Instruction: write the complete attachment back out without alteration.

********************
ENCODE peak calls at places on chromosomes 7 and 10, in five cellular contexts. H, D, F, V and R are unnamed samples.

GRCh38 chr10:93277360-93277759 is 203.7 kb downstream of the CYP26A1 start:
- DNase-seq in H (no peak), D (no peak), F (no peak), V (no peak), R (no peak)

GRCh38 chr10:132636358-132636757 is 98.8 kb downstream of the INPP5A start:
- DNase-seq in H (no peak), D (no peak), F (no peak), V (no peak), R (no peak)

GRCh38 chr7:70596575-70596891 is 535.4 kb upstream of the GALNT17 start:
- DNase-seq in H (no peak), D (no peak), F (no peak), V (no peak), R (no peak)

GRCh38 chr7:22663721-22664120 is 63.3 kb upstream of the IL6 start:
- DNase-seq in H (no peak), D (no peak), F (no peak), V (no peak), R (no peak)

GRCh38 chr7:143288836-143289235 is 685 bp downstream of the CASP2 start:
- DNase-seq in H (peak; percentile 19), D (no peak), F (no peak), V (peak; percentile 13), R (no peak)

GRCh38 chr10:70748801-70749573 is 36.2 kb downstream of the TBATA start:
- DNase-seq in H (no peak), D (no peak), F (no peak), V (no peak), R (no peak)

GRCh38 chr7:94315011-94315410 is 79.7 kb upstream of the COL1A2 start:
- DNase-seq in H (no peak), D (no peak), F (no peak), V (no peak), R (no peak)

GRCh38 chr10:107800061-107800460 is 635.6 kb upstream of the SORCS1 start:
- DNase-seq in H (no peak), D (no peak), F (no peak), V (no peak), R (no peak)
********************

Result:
ENCODE peak calls at places on chromosomes 7 and 10, in five cellular contexts. H, D, F, V and R are unnamed samples.

GRCh38 chr10:93277360-93277759 is 203.7 kb downstream of the CYP26A1 start:
- DNase-seq in H (no peak), D (no peak), F (no peak), V (no peak), R (no peak)

GRCh38 chr10:132636358-132636757 is 98.8 kb downstream of the INPP5A start:
- DNase-seq in H (no peak), D (no peak), F (no peak), V (no peak), R (no peak)

GRCh38 chr7:70596575-70596891 is 535.4 kb upstream of the GALNT17 start:
- DNase-seq in H (no peak), D (no peak), F (no peak), V (no peak), R (no peak)

GRCh38 chr7:22663721-22664120 is 63.3 kb upstream of the IL6 start:
- DNase-seq in H (no peak), D (no peak), F (no peak), V (no peak), R (no peak)

GRCh38 chr7:143288836-143289235 is 685 bp downstream of the CASP2 start:
- DNase-seq in H (peak; percentile 19), D (no peak), F (no peak), V (peak; percentile 13), R (no peak)

GRCh38 chr10:70748801-70749573 is 36.2 kb downstream of the TBATA start:
- DNase-seq in H (no peak), D (no peak), F (no peak), V (no peak), R (no peak)

GRCh38 chr7:94315011-94315410 is 79.7 kb upstream of the COL1A2 start:
- DNase-seq in H (no peak), D (no peak), F (no peak), V (no peak), R (no peak)

GRCh38 chr10:107800061-107800460 is 635.6 kb upstream of the SORCS1 start:
- DNase-seq in H (no peak), D (no peak), F (no peak), V (no peak), R (no peak)